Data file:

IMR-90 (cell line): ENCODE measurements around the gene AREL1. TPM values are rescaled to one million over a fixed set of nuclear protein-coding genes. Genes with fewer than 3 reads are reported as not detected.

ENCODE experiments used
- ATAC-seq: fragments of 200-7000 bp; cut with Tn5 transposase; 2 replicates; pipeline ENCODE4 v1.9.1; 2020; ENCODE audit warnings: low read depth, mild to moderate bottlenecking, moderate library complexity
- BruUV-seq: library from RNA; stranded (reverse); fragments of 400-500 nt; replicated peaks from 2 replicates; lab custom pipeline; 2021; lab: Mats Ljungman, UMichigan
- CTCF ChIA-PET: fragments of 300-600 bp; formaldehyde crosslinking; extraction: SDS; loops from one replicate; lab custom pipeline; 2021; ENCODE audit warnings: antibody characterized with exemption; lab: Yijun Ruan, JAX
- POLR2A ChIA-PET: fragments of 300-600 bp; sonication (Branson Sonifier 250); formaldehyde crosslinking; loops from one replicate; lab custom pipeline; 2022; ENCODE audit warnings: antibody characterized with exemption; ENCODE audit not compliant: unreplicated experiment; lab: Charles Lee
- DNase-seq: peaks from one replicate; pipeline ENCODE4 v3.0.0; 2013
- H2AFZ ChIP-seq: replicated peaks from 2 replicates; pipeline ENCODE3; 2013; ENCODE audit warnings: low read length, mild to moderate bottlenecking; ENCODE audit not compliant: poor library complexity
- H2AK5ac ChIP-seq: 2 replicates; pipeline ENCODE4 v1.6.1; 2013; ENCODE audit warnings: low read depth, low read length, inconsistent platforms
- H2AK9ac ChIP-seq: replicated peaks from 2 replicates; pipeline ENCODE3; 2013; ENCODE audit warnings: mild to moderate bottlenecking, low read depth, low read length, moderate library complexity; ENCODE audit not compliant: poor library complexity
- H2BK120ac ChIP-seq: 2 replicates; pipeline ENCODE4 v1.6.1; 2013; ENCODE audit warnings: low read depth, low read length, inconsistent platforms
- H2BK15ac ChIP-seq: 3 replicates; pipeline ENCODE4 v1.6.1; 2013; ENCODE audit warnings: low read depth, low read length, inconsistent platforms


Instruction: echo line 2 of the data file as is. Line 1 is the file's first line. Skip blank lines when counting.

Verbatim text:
ENCODE experiments used